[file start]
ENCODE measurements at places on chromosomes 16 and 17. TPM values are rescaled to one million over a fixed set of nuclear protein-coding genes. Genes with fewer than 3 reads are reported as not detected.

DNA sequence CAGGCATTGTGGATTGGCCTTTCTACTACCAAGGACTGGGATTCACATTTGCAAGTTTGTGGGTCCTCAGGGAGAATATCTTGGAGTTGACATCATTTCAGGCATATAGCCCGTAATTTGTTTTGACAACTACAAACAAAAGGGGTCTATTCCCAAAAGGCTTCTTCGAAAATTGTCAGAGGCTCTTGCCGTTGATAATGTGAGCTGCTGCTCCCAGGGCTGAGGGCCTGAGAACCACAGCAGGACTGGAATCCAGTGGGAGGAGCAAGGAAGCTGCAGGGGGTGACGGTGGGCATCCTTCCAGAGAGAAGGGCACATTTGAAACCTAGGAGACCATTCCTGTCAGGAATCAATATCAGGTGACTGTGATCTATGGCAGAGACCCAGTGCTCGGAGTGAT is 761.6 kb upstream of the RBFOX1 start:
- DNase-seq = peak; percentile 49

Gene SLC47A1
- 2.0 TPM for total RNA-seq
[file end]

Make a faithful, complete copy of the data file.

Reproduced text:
ENCODE measurements at places on chromosomes 16 and 17. TPM values are rescaled to one million over a fixed set of nuclear protein-coding genes. Genes with fewer than 3 reads are reported as not detected.

DNA sequence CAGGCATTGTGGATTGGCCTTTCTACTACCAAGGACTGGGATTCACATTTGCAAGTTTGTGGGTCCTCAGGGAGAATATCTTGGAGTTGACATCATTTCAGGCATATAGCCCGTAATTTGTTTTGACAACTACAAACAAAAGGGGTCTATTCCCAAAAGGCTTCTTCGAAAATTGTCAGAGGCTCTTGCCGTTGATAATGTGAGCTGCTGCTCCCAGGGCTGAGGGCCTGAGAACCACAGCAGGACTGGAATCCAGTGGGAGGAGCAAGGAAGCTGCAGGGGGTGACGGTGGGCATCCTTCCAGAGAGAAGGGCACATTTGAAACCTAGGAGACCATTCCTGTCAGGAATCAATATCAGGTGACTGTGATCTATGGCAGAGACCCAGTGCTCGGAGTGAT is 761.6 kb upstream of the RBFOX1 start:
- DNase-seq = peak; percentile 49

Gene SLC47A1
- 2.0 TPM for total RNA-seq